News / Africa

Nigeria Seeks International Intelligence Cooperation over Terrorism

FILE - Nigerian soldiers are seen on patrol near a Boko Haram camp in the north of Borno state.
FILE - Nigerian soldiers are seen on patrol near a Boko Haram camp in the north of Borno state.
Peter Clottey
Nigeria’s government is seeking intelligence cooperation from neighboring countries and the international community to help defeat terrorist activities carried out by the Islamic militant group Boko Haram, following an upsurge in violence in parts of the country, according to Rueben Abati, an adviser to President Goodluck Jonathan.

“The President has made it clear that he looks forward to the collaboration with both Nigeria’s neighbors and the international community in general, in terms of the exchange of intelligence, in terms of partnership to address the challenge of terror.  To the extent that terrorism is not a local problem it is a global problem, and it requires concerted action on the path of the international community to deal with it,” said Abati.

He says the administration is committed to holding negotiations with members of the militant group to end the violence as part of its mandate to protect lives and property.

“[President Jonathan] re-stated his administration’s commitment to continuing to ensuring peace and security in Nigeria and in the sub-region,” said Abati.  “President Jonathan has made it clear that the door is still open for dialogue with Boko Haram elements to encourage them to embrace the path of dialogue and peace.”

But critics say Mr. Jonathan has failed to end the wave of violence carried out by Boko Haram, despite the deployment of the military to combat the violent group after he declared a state of emergency in parts of the country’s north.  Abati disagreed.

He outlined some of the measures the administration has implemented to combat the violence.

“In terms of the military option and its commitment to ensuring the security of life and property, the government will continue to explore that option,” said Abati.  “The administration will continue to work on other options such as promoting social inclusion education, empowerment, wealth creation, job creation to reduce the arming of young people who are available as foot soldiers for terrorism.”

He says the government has made strides to combat terrorism despite the recent uptick in violence.

“There is clear optimism that what is happening now will not last, because what has been done is to scale up activities on many fronts,” said Abati.

Some observers attributed the recent reorganization of senior officials in the security services to a change in the government’s strategy to combat terrorism, but Abati disagreed.

“That is not the case,” said Abati.  “If you look at the list of persons who were retired, who were asked to step aside, the former service chiefs, at least two of them were due for retirement.  So the president, on the basis of that, just decided to appoint new persons so it has nothing to do with their performance.”
Clottey interview with Rueben Abati, President Jonathan's adviser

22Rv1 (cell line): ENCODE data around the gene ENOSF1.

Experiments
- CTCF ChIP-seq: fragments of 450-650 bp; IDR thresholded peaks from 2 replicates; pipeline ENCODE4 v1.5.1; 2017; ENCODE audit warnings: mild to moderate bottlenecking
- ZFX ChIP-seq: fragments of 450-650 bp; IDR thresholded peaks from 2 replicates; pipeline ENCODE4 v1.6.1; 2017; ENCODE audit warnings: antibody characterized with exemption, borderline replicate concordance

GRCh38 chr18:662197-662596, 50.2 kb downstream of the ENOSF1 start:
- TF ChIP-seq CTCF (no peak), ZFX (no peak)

Clottey interview with Rueben Abati, President Jonathan's adviseri
|| 0:00:00
...    
🔇
X

You May Like

Katrina Brought Enduring Changes to New Orleans

The city’s recovery is the result of the people and culture the city is famous for, as well as newcomers and start-up industries More

China to Open Stock Markets to Pension Funds

In unprecedented move, government to soon allow local pension funds to invest up to $94 billion in domestic shares More

1 Billion People Used Facebook on Single Day

Facebook CEO Mark Zuckerberg praised the accomplishment in a posting on the social media site More

This forum has been closed.
Comment Sorting
Comments
     
by: guo from: china
March 03, 2014 6:01 AM
China has more muslim than Nigeria, I think china like coporate with african anit-terroist and set up a world-wide anti terroist association mainly stress on the Islamic millitant.

by: Bisalla from: USA
March 02, 2014 6:06 PM
The president of Nigeria is a disappointment to the country for failure to stiffen these radical trouble makers. It is vedy easy to nab these fanatics shifting serious military men to firmly keep checks at the boarders. There should never be room for people in the northeastern nigeria to be complacent.Whatever it takes, president Goodluck should use the goodluck to deliver a peaceful result to avoid these Moslem terrorists distufbing the peace. Nigeria is a secular country with multiple religions as should be free to practice their faith.

by: chefbrucewest from: Warrington, PA
March 02, 2014 5:18 PM
I would be more willing to assist Nigeria in their efforts to secur their north border; however, their new anti gay law is troublesome for free minded Americans. President Goodluck Jonathan should meet us halfway. Rescind the heinous law and secure help from the West. Quid pro quo.
In Response

by: Al from: USA
March 03, 2014 10:34 AM
What do you call "heinous law"? Well, if you do not know, let me tell you, on behalf of Africa, that homosexuality is not accepted on the African continent. Practice it in your America and let us be. Africas does not agree with your insanity to outlaw and criminalize polygamy, but we respect and abide by this "cultureless" law of yours. -

Featured Videos